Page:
By Carol Krol
Hell-bent to index yet another medium, uber-competitors Google and Yahoo have both released search tools for video content.
Google announced the launch of a test version of Google Video this week, which will allow users to search TV program content. Yahoo! last week began running a video search button on its home page to enable users to directly access video content online.
The announcements, coming within days of each other, is a now-familiar pattern for Google and Yahoo!, which tend to release new products within days of each other.
"We recognized that being able to search video content is important to our users," said Stephanie Ichinose, a spokeswoman at Yahoo! "As other technologies accelerate the amount of video content that exists online, having a dedicated video search product is key."
Yahoo!’s video search is currently in beta. "We’ll continue to update and enhance it," Ichinose said, adding that the company will work with entertainment and media brand partners, such as RealNetworks and TVEyes.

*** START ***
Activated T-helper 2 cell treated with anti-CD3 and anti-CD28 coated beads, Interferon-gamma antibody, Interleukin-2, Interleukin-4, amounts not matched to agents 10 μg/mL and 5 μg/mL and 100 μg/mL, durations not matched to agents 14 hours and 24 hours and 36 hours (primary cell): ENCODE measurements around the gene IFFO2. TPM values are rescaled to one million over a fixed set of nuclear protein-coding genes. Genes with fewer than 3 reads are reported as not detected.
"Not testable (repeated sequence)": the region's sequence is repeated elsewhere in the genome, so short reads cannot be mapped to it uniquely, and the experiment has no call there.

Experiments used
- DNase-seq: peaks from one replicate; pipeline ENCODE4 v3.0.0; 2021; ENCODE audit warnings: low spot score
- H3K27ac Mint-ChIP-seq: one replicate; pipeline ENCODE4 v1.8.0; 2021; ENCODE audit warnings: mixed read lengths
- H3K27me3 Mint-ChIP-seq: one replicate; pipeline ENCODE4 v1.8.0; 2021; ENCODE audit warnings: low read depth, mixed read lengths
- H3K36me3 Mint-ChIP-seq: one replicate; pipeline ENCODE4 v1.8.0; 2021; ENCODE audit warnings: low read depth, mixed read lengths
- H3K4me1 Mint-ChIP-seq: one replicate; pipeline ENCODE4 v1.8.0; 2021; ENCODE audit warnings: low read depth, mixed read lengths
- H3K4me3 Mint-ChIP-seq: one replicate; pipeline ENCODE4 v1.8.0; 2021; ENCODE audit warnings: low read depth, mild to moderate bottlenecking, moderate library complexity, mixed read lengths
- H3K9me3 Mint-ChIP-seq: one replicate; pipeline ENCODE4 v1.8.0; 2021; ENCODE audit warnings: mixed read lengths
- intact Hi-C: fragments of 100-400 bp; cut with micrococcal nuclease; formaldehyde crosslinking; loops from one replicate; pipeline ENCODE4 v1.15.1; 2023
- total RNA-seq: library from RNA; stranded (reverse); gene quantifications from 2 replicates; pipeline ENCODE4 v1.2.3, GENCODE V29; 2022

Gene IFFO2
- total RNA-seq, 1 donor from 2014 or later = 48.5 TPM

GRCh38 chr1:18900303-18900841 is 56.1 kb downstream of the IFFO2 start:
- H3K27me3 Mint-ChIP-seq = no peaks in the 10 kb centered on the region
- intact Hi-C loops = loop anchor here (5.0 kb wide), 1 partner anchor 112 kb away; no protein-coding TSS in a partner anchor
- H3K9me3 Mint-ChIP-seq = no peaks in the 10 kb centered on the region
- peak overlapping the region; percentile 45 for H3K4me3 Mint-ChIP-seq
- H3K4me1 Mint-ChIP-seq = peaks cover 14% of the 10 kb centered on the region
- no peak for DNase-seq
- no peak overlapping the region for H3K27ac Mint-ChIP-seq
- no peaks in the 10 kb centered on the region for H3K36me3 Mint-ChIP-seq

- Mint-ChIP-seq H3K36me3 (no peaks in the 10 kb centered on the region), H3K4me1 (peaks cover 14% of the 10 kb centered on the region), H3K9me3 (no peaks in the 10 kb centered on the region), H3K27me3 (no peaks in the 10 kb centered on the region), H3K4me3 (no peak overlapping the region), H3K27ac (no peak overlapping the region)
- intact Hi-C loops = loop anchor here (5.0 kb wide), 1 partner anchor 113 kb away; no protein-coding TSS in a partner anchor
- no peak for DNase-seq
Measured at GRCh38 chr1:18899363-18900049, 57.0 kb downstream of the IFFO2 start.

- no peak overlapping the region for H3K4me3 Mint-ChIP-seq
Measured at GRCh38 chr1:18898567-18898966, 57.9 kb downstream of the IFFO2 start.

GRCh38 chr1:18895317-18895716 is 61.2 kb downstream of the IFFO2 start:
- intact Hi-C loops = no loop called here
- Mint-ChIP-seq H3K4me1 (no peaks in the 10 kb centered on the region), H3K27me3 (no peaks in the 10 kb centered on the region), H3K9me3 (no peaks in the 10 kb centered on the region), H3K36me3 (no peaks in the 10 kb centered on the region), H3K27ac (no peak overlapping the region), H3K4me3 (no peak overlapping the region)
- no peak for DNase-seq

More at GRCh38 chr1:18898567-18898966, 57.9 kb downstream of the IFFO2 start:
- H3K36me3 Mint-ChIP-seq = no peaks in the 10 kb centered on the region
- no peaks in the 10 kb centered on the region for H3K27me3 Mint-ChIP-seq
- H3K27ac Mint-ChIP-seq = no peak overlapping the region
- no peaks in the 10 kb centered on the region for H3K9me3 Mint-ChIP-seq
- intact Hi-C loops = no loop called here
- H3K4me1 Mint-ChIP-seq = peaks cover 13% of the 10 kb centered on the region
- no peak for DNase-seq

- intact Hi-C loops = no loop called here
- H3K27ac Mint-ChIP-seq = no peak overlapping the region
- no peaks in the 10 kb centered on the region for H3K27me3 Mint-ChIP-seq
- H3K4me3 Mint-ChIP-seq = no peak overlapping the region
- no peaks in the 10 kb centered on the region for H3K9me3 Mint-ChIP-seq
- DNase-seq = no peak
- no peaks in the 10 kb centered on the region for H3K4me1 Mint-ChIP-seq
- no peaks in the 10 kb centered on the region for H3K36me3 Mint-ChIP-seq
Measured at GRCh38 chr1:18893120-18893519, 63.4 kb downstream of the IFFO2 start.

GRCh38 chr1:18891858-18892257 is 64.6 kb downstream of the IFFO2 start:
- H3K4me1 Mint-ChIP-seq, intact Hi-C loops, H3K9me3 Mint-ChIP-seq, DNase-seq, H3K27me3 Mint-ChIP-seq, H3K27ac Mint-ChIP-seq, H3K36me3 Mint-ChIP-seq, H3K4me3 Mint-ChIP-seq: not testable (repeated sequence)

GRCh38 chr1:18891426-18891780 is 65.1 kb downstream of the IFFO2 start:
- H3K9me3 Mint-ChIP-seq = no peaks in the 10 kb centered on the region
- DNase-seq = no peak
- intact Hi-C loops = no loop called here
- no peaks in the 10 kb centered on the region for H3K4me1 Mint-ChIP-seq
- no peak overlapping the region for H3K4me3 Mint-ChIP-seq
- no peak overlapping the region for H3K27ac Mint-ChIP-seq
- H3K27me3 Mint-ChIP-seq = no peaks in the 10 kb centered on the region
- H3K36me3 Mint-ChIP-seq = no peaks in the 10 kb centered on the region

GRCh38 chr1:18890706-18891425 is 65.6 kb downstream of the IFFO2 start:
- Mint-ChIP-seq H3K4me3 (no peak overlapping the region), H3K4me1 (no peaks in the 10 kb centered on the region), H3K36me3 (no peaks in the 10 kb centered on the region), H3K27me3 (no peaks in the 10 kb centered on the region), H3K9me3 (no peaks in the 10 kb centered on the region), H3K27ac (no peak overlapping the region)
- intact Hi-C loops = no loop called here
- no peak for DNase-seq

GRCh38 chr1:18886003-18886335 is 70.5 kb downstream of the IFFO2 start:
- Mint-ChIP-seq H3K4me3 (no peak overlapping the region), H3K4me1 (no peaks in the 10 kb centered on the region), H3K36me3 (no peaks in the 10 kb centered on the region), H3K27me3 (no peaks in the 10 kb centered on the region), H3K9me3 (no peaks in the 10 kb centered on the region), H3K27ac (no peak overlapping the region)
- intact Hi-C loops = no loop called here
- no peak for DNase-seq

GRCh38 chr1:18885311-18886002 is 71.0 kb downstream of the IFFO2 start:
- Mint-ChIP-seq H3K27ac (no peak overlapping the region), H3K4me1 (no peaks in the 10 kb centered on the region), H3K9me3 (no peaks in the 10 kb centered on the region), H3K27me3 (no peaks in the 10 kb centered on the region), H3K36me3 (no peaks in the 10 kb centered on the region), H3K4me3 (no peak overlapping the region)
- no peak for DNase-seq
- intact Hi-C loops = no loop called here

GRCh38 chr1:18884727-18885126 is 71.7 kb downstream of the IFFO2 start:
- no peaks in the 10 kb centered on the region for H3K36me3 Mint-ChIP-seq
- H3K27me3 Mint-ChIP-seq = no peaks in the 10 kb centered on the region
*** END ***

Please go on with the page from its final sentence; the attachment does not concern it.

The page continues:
Rather than merely providing text links to video, the Yahoo! product captures video content and displays it as individual thumbnails, which users can then play by clicking on the link. In addition, Yahoo! treats the video as an "RSS for a media format." That gives online content publishers the ability to upload their video content to Yahoo!’s index.
"We had a huge response from online content publishers," Ichinose said.
Google Video, also in beta, is somewhat different. It enables users to search across closed captioning content of TV programs that Google began indexing last month. Google will continue to add TV content from content providers including PBS, C-SPAN, Fox News and the NBA.
"What Google did for the Web, Google Video aims to do for television," said Larry Page, co-founder and president of products at Google, in a statement.
The company explained that if a person enters a query—for example, "iPod"—Google Video returns a list of TV programs that have still video images and text excerpts from the point in a program when the search-term word was uttered. But Google Video does not provide an actual video stream.